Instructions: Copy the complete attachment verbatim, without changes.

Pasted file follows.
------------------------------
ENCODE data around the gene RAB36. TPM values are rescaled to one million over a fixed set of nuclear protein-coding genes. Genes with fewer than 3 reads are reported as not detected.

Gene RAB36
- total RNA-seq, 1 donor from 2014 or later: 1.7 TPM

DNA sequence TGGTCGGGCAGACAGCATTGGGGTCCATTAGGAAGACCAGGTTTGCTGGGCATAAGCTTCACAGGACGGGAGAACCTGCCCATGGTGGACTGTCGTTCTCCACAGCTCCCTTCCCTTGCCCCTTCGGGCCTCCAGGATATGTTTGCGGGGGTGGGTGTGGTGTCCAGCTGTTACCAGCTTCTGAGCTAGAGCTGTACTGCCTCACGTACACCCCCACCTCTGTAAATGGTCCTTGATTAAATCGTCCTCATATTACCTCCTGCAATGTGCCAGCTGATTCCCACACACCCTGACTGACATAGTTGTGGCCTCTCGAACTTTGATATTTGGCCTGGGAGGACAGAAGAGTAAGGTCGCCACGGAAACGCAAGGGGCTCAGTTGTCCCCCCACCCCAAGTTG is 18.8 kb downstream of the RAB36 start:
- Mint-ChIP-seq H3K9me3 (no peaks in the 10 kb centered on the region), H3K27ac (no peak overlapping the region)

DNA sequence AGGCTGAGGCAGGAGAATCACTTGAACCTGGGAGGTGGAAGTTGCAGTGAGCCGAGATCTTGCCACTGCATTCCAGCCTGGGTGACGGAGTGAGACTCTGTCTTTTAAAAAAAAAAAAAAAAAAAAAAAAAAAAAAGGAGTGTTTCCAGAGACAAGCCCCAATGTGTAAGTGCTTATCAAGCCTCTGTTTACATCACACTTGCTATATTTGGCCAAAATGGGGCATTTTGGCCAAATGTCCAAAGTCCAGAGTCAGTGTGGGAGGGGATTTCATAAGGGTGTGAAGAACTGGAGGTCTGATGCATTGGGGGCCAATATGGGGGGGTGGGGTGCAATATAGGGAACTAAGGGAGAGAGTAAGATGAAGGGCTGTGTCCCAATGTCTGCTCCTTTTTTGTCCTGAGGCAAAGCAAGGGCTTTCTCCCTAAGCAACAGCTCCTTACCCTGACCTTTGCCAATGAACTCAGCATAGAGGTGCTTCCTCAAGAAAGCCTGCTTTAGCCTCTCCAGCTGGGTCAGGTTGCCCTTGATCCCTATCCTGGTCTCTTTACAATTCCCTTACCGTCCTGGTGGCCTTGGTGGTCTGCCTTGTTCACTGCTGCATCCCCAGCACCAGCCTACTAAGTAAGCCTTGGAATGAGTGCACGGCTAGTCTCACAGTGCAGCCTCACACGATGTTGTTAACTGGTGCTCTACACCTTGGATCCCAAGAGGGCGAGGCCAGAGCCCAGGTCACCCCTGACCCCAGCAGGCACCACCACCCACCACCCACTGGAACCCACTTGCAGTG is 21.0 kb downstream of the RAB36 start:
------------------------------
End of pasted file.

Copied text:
ENCODE data around the gene RAB36. TPM values are rescaled to one million over a fixed set of nuclear protein-coding genes. Genes with fewer than 3 reads are reported as not detected.

Gene RAB36
- total RNA-seq, 1 donor from 2014 or later: 1.7 TPM

DNA sequence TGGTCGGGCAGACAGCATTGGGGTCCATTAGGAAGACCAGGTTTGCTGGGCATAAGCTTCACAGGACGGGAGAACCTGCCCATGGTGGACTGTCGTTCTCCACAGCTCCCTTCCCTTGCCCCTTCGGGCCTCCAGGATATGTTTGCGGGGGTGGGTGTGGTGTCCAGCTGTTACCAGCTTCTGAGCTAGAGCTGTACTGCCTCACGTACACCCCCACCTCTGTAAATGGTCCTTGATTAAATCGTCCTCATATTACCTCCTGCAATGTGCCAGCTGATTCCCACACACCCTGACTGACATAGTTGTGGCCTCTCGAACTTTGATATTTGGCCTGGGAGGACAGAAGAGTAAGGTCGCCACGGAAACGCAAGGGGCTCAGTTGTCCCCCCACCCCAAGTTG is 18.8 kb downstream of the RAB36 start:
- Mint-ChIP-seq H3K9me3 (no peaks in the 10 kb centered on the region), H3K27ac (no peak overlapping the region)

DNA sequence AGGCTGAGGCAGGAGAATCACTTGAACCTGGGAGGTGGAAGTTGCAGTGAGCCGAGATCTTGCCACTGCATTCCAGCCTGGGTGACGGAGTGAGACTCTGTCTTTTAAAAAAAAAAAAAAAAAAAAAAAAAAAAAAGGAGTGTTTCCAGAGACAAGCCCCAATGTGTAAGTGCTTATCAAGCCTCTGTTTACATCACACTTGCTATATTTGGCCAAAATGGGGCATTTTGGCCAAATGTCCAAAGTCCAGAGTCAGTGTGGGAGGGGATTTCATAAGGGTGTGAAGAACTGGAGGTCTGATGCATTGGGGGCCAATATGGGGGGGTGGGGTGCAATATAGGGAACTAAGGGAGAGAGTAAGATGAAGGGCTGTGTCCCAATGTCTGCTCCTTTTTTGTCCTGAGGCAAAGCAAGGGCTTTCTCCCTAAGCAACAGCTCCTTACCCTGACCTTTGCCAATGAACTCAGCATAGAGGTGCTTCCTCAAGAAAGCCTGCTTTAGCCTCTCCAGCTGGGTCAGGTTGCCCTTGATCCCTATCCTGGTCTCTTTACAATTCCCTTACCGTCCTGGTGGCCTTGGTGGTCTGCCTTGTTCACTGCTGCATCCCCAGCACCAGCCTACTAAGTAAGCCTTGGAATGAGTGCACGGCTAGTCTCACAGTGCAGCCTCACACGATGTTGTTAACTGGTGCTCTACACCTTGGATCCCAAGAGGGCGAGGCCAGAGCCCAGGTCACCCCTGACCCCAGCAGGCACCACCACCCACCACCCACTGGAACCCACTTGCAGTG is 21.0 kb downstream of the RAB36 start: